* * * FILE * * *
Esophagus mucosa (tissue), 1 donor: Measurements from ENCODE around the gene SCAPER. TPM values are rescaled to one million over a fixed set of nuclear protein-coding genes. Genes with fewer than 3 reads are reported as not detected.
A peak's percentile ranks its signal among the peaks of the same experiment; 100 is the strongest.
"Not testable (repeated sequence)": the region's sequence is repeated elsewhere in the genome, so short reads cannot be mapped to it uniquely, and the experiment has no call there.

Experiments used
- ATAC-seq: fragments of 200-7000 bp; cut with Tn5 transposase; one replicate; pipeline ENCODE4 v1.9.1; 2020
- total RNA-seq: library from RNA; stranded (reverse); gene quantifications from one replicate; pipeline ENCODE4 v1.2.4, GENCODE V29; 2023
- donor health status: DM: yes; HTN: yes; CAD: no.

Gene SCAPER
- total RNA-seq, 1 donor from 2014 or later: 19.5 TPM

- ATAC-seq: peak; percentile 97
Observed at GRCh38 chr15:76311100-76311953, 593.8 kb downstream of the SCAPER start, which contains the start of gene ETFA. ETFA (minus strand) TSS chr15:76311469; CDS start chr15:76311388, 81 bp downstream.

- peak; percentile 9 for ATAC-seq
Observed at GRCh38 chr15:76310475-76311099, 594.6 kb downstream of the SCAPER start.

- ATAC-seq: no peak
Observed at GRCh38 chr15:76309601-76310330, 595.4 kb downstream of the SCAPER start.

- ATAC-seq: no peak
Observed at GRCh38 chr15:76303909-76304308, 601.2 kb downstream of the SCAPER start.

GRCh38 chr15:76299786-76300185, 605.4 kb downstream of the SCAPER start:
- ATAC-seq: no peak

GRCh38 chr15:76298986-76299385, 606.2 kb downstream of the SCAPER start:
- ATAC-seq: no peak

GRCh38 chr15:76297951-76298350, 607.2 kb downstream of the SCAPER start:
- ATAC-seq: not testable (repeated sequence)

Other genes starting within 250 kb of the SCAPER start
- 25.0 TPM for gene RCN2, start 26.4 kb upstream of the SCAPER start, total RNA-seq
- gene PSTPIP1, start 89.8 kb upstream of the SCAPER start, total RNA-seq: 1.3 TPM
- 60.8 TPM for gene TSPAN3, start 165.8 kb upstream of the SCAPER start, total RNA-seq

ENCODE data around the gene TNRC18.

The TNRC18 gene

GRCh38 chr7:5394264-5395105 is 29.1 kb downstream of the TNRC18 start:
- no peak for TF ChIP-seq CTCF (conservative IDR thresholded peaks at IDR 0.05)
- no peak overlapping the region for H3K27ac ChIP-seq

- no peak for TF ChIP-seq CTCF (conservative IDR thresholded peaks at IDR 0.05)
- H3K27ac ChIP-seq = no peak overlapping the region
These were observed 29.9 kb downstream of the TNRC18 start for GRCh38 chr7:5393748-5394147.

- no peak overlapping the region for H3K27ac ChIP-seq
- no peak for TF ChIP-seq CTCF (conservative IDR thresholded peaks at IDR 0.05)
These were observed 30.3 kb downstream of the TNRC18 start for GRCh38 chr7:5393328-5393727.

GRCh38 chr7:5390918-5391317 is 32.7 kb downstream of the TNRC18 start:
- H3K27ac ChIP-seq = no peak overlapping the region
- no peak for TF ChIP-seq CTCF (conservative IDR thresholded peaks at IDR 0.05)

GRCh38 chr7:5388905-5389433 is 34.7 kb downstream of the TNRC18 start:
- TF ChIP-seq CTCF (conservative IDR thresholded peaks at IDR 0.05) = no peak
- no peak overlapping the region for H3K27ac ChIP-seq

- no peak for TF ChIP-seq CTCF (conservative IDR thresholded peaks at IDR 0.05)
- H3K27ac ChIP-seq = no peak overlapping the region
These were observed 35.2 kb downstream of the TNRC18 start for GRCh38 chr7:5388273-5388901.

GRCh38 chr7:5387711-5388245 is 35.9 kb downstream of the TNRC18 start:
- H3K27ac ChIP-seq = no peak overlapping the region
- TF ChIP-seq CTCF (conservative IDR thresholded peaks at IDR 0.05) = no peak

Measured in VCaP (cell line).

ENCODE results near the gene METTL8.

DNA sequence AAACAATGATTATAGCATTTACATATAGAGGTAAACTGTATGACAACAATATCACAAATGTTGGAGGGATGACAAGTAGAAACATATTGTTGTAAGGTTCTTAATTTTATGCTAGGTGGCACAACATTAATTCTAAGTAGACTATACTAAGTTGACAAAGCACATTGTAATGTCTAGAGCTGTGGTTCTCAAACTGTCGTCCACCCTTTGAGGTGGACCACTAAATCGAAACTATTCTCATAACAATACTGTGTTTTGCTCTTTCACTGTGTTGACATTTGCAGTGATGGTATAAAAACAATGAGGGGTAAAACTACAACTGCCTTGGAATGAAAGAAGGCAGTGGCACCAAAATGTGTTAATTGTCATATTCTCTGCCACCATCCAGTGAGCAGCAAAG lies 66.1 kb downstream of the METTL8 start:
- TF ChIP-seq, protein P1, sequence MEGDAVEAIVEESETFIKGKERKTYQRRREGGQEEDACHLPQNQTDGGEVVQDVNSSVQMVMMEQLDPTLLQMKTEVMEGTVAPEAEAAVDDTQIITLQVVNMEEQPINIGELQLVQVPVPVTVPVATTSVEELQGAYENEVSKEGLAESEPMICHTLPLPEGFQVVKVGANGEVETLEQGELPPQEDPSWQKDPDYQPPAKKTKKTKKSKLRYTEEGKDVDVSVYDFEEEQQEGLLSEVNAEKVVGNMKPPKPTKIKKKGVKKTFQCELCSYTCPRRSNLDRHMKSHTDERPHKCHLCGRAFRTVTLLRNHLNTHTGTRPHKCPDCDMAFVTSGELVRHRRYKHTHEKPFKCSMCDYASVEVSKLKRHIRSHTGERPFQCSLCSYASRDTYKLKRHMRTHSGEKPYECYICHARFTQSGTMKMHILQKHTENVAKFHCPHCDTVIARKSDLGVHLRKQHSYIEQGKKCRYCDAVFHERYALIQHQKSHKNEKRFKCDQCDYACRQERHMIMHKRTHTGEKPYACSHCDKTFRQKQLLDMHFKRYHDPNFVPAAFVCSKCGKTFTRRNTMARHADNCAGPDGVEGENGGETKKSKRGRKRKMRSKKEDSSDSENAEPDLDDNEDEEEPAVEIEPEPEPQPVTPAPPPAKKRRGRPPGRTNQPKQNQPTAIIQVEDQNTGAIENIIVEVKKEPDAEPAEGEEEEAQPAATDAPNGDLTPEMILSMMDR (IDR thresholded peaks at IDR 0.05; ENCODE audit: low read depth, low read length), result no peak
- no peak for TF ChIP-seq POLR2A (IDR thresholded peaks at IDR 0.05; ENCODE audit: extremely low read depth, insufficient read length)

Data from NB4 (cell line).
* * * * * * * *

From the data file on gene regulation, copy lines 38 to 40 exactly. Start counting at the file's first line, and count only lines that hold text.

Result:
These were observed 30.3 kb downstream of the TNRC18 start for GRCh38 chr7:5393328-5393727.

GRCh38 chr7:5390918-5391317 is 32.7 kb downstream of the TNRC18 start:
- H3K27ac ChIP-seq = no peak overlapping the region